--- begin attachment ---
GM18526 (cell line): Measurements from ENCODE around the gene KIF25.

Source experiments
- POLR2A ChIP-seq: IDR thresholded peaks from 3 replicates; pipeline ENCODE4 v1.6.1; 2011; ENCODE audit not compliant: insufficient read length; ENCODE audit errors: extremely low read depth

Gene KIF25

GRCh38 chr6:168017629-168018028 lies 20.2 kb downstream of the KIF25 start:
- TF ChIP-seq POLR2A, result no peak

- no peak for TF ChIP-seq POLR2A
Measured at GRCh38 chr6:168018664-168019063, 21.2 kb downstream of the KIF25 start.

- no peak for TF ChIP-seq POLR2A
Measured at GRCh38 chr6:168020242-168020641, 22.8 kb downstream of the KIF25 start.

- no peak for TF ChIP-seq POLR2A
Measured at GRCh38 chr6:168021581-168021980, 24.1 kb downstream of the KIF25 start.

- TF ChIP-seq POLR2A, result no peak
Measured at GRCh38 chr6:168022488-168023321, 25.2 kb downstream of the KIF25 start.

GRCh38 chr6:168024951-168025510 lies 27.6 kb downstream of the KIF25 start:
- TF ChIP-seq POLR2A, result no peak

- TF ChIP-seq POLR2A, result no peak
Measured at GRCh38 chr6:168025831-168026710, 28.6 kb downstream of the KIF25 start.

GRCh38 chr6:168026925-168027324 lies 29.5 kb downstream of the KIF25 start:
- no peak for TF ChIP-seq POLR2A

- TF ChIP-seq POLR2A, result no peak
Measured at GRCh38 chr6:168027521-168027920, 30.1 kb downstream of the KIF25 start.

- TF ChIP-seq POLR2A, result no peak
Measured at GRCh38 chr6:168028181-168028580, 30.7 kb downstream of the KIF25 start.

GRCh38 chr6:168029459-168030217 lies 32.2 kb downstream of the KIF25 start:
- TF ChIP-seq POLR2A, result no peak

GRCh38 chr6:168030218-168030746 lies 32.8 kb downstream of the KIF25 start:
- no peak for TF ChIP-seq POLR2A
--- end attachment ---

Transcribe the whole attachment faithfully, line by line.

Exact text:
GM18526 (cell line): Measurements from ENCODE around the gene KIF25.

Source experiments
- POLR2A ChIP-seq: IDR thresholded peaks from 3 replicates; pipeline ENCODE4 v1.6.1; 2011; ENCODE audit not compliant: insufficient read length; ENCODE audit errors: extremely low read depth

Gene KIF25

GRCh38 chr6:168017629-168018028 lies 20.2 kb downstream of the KIF25 start:
- TF ChIP-seq POLR2A, result no peak

- no peak for TF ChIP-seq POLR2A
Measured at GRCh38 chr6:168018664-168019063, 21.2 kb downstream of the KIF25 start.

- no peak for TF ChIP-seq POLR2A
Measured at GRCh38 chr6:168020242-168020641, 22.8 kb downstream of the KIF25 start.

- no peak for TF ChIP-seq POLR2A
Measured at GRCh38 chr6:168021581-168021980, 24.1 kb downstream of the KIF25 start.

- TF ChIP-seq POLR2A, result no peak
Measured at GRCh38 chr6:168022488-168023321, 25.2 kb downstream of the KIF25 start.

GRCh38 chr6:168024951-168025510 lies 27.6 kb downstream of the KIF25 start:
- TF ChIP-seq POLR2A, result no peak

- TF ChIP-seq POLR2A, result no peak
Measured at GRCh38 chr6:168025831-168026710, 28.6 kb downstream of the KIF25 start.

GRCh38 chr6:168026925-168027324 lies 29.5 kb downstream of the KIF25 start:
- no peak for TF ChIP-seq POLR2A

- TF ChIP-seq POLR2A, result no peak
Measured at GRCh38 chr6:168027521-168027920, 30.1 kb downstream of the KIF25 start.

- TF ChIP-seq POLR2A, result no peak
Measured at GRCh38 chr6:168028181-168028580, 30.7 kb downstream of the KIF25 start.

GRCh38 chr6:168029459-168030217 lies 32.2 kb downstream of the KIF25 start:
- TF ChIP-seq POLR2A, result no peak

GRCh38 chr6:168030218-168030746 lies 32.8 kb downstream of the KIF25 start:
- no peak for TF ChIP-seq POLR2A